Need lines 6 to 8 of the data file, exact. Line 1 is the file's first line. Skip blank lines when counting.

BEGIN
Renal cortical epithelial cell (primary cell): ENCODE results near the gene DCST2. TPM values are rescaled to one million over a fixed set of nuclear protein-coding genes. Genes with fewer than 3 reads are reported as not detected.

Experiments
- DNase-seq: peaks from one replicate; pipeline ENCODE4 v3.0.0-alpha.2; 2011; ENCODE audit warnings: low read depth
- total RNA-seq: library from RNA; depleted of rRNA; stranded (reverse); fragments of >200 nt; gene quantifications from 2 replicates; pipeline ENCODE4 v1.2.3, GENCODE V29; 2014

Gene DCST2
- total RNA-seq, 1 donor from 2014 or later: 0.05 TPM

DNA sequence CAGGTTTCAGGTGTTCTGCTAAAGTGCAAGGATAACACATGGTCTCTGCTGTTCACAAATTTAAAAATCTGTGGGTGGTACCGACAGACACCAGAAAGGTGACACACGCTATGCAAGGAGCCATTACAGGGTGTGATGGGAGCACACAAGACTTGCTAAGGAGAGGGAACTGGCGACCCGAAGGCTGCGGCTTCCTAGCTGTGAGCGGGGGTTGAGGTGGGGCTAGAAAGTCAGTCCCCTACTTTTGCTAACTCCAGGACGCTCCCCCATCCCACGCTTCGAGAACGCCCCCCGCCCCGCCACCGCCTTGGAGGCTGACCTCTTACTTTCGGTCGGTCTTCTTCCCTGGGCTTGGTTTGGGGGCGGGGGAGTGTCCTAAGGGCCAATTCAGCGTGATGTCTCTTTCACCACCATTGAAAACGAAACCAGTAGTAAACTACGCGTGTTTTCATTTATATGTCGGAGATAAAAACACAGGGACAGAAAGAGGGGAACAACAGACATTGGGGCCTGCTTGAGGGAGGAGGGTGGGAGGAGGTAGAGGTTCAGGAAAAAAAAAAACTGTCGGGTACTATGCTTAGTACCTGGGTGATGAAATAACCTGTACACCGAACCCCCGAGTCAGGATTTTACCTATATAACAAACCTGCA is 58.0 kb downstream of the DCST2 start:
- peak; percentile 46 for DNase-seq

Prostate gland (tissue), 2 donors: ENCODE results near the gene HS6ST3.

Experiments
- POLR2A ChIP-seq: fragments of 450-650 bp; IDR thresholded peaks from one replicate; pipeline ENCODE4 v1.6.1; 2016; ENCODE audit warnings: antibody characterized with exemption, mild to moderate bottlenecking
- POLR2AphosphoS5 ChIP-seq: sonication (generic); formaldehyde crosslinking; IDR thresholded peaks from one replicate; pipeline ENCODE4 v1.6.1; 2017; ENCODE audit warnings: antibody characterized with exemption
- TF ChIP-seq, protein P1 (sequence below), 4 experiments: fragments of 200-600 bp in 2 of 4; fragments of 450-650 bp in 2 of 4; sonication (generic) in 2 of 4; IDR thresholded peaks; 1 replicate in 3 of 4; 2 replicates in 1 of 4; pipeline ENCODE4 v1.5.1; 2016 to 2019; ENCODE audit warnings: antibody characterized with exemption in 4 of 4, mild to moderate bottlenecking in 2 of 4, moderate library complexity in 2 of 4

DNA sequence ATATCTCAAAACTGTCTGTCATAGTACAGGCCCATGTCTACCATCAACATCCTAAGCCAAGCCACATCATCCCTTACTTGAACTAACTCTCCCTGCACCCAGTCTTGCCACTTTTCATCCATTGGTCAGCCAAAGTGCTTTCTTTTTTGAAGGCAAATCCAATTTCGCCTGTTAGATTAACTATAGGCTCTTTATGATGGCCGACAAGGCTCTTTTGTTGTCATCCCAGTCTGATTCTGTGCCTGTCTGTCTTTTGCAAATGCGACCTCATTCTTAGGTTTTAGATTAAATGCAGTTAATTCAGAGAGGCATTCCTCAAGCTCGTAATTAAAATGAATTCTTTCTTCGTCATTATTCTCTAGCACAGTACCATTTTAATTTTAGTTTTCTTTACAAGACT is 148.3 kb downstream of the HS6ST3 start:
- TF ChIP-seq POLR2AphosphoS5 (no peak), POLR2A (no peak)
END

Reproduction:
- total RNA-seq, 1 donor from 2014 or later: 0.05 TPM

DNA sequence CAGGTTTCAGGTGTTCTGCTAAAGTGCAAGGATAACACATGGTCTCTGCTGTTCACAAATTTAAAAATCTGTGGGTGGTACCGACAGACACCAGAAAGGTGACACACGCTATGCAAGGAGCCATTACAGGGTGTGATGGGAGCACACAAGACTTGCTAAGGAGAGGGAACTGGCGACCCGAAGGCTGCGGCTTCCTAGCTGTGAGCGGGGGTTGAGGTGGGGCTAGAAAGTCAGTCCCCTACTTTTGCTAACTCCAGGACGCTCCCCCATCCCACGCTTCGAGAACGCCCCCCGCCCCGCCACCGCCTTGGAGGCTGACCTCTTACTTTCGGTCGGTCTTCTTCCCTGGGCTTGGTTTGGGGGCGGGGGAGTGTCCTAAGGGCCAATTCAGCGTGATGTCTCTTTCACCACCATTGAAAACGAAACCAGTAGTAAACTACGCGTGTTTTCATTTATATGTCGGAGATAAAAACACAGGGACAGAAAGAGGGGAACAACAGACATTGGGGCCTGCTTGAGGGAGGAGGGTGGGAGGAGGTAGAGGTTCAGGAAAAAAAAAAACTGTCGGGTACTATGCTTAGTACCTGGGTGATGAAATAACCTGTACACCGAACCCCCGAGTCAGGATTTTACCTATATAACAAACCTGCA is 58.0 kb downstream of the DCST2 start:
- peak; percentile 46 for DNase-seq